How to Identify and Deal With Lewy Body Dementia
Often the most misdiagnosed neurodegenerative disease, Lewy body dementia has only recently come into national awareness due to the untimely passing of Oscar-winning actor and comedian, Robin Williams, and most recently, Bill Buckner, legendary first basemen of the Red Sox (whose dubious distinction was elongating the Sox’ world series losing streak). According to his wife, Buckner battled Lewy body dementia until his death at age 69, whereas Williams, who took his own due to serious depression, wasn’t “diagnosed” with Lewy body dementia until after the fact. He had been diagnosed with Parkinson’s and was treated for motor symptoms instead of the cognitive disorders that accompany Lewy body dementia. Now that Lewy body dementia (LBD) has our attention, it’s important to understand what it is and what the most up-to-date research tells us in terms of diagnosing, living with, and treating Lewy body dementia.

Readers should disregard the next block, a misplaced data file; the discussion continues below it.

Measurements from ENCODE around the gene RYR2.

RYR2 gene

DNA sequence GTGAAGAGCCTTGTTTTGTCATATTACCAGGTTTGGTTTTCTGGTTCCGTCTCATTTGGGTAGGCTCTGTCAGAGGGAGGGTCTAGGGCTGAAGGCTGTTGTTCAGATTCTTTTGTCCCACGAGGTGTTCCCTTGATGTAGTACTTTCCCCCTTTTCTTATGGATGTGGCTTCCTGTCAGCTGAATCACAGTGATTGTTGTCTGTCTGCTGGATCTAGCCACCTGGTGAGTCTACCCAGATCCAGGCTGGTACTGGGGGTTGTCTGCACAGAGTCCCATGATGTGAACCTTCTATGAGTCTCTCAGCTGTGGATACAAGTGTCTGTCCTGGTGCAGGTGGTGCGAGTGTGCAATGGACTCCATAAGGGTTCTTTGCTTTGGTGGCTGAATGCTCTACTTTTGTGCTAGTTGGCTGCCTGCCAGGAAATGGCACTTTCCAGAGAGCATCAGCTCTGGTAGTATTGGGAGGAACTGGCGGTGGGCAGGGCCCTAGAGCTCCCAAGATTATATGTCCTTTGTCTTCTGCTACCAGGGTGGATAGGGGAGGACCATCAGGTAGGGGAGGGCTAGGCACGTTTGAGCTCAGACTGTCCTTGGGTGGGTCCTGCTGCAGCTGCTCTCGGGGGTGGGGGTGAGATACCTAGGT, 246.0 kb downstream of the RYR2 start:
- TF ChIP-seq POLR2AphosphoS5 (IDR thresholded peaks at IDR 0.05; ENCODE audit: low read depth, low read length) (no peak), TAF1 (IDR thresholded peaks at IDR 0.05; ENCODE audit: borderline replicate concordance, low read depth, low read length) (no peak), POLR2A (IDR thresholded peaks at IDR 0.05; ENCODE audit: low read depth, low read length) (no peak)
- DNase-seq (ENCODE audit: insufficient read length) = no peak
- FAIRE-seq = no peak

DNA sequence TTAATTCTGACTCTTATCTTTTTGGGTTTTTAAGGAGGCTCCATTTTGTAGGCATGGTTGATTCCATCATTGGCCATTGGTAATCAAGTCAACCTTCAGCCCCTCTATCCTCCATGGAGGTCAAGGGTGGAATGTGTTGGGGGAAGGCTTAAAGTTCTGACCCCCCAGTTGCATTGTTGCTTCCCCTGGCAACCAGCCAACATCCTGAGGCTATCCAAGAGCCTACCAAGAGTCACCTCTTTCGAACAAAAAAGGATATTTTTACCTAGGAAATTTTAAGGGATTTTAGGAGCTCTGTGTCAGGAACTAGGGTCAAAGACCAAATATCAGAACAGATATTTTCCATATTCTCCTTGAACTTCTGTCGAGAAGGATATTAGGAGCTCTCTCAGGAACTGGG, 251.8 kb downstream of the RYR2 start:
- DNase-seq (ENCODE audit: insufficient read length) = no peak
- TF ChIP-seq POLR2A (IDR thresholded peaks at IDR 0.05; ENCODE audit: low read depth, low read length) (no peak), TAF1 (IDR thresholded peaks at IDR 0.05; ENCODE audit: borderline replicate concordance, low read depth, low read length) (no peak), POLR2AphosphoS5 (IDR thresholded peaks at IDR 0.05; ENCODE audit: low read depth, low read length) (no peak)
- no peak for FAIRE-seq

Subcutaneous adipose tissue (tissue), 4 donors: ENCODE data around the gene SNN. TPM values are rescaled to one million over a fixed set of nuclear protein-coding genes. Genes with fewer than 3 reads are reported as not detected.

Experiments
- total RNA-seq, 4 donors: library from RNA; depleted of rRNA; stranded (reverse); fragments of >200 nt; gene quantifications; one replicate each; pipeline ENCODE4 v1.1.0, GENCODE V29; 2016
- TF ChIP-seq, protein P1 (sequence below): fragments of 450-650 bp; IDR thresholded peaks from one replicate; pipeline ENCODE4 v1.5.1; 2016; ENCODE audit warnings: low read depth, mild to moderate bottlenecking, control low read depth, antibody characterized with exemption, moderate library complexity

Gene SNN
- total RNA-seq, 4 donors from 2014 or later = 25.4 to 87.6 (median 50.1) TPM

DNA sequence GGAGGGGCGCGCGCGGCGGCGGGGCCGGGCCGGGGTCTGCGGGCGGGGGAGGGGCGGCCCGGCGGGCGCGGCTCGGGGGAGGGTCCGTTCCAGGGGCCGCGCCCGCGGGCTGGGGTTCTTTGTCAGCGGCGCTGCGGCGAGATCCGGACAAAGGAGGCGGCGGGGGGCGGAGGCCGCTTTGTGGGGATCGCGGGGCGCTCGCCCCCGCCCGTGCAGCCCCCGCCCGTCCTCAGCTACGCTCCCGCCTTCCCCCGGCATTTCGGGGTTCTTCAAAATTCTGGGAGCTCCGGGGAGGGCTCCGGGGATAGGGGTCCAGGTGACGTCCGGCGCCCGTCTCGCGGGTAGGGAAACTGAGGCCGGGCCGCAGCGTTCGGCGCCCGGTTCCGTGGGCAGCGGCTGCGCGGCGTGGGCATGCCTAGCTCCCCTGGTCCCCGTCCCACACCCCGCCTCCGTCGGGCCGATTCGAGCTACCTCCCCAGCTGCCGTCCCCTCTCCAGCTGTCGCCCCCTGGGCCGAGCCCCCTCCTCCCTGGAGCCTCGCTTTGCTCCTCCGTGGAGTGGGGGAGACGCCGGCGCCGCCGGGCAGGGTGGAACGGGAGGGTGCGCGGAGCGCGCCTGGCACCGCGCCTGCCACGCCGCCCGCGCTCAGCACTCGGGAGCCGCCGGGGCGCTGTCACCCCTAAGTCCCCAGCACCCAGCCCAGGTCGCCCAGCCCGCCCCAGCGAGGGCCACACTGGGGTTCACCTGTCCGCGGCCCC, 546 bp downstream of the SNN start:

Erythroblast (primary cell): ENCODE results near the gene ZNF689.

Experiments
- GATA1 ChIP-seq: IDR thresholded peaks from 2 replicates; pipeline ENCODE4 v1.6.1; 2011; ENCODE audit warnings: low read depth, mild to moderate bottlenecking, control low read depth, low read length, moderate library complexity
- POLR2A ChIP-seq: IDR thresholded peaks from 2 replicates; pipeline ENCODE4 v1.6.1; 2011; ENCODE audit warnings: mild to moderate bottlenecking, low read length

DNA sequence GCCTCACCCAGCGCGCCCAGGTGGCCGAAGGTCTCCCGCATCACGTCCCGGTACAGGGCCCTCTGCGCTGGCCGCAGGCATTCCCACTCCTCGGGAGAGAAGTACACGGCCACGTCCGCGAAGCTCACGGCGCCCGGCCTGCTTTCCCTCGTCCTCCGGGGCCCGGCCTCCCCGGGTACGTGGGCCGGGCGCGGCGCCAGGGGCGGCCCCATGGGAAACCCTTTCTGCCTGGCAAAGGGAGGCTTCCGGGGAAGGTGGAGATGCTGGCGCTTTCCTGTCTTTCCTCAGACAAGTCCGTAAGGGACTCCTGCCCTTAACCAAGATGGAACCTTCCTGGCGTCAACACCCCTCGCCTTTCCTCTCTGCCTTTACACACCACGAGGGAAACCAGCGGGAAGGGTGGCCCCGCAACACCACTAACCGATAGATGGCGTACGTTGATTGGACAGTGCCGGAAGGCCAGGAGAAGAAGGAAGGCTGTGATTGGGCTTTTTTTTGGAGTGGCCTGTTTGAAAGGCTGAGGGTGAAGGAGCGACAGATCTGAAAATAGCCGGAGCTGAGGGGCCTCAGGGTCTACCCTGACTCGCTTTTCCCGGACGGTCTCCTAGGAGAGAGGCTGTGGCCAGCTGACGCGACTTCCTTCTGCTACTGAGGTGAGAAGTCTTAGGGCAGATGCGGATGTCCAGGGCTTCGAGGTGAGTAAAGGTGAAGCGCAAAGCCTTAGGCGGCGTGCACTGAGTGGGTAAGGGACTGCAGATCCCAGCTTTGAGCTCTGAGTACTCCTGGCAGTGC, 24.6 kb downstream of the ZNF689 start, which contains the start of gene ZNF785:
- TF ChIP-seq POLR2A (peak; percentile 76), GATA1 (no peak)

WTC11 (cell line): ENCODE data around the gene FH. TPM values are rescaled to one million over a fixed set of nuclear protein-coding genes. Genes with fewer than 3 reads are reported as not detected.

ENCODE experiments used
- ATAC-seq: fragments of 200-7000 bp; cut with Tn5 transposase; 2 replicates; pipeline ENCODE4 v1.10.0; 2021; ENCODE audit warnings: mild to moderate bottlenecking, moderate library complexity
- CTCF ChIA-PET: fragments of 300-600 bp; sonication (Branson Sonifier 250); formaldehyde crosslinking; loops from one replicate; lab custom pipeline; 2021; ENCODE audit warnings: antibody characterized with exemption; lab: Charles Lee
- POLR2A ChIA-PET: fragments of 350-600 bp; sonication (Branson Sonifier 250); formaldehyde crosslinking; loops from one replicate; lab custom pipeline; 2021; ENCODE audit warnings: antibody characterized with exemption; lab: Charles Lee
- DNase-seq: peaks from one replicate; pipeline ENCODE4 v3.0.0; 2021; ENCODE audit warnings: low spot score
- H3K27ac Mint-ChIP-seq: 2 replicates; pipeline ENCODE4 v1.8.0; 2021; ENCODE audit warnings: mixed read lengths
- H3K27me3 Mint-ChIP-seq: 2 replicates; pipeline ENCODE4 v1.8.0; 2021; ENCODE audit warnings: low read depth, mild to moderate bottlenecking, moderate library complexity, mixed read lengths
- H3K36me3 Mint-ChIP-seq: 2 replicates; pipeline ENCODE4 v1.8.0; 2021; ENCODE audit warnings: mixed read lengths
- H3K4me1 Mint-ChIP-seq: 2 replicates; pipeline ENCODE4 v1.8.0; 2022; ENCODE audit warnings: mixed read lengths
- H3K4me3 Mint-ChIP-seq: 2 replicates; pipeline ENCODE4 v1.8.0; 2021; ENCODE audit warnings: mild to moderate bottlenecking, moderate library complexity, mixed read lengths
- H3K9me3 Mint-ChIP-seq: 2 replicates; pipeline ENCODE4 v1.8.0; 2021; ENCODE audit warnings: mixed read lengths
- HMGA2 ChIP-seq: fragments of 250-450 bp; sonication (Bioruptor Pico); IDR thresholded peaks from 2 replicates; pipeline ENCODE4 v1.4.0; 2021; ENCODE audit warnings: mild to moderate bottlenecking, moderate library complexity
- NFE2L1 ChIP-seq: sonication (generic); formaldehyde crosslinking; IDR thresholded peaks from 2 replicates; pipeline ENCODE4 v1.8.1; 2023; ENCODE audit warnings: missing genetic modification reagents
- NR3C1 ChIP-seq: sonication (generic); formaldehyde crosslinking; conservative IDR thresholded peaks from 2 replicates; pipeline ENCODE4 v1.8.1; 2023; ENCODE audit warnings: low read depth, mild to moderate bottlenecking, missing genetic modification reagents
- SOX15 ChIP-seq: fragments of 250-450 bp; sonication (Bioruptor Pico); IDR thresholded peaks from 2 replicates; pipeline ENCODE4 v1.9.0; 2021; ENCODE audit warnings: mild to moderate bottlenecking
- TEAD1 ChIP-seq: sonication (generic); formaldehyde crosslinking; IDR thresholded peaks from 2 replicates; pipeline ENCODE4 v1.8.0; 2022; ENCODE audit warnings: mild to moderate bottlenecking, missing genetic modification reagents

What is Lewy Body Dementia?
LBD Signs and Symptoms
Who is at risk?
Those at greater risk of developing Lewy body dementia include people older than 60, men more than women, and those who have a family member with Lewy body dementia or Parkinson’s disease.